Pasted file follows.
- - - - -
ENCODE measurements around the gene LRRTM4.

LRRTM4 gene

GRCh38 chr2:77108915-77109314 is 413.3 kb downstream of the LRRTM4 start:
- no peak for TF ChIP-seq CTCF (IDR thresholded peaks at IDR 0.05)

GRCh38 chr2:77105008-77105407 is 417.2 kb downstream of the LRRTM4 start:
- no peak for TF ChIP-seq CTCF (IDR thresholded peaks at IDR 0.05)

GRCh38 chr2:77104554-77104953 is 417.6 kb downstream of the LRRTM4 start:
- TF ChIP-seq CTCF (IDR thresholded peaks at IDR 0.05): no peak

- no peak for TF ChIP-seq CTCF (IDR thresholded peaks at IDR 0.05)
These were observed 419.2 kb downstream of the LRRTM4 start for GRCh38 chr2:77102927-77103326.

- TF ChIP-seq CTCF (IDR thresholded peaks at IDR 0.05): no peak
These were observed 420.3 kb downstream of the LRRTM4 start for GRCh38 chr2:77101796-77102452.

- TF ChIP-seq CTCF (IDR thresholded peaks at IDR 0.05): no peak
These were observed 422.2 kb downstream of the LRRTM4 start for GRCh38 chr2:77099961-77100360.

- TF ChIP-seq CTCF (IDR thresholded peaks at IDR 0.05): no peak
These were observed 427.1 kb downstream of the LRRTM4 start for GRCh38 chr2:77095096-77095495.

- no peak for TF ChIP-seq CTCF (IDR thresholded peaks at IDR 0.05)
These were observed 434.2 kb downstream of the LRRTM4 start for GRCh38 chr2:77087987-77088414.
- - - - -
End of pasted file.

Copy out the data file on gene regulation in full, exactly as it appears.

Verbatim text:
ENCODE measurements around the gene LRRTM4.

LRRTM4 gene

GRCh38 chr2:77108915-77109314 is 413.3 kb downstream of the LRRTM4 start:
- no peak for TF ChIP-seq CTCF (IDR thresholded peaks at IDR 0.05)

GRCh38 chr2:77105008-77105407 is 417.2 kb downstream of the LRRTM4 start:
- no peak for TF ChIP-seq CTCF (IDR thresholded peaks at IDR 0.05)

GRCh38 chr2:77104554-77104953 is 417.6 kb downstream of the LRRTM4 start:
- TF ChIP-seq CTCF (IDR thresholded peaks at IDR 0.05): no peak

- no peak for TF ChIP-seq CTCF (IDR thresholded peaks at IDR 0.05)
These were observed 419.2 kb downstream of the LRRTM4 start for GRCh38 chr2:77102927-77103326.

- TF ChIP-seq CTCF (IDR thresholded peaks at IDR 0.05): no peak
These were observed 420.3 kb downstream of the LRRTM4 start for GRCh38 chr2:77101796-77102452.

- TF ChIP-seq CTCF (IDR thresholded peaks at IDR 0.05): no peak
These were observed 422.2 kb downstream of the LRRTM4 start for GRCh38 chr2:77099961-77100360.

- TF ChIP-seq CTCF (IDR thresholded peaks at IDR 0.05): no peak
These were observed 427.1 kb downstream of the LRRTM4 start for GRCh38 chr2:77095096-77095495.

- no peak for TF ChIP-seq CTCF (IDR thresholded peaks at IDR 0.05)
These were observed 434.2 kb downstream of the LRRTM4 start for GRCh38 chr2:77087987-77088414.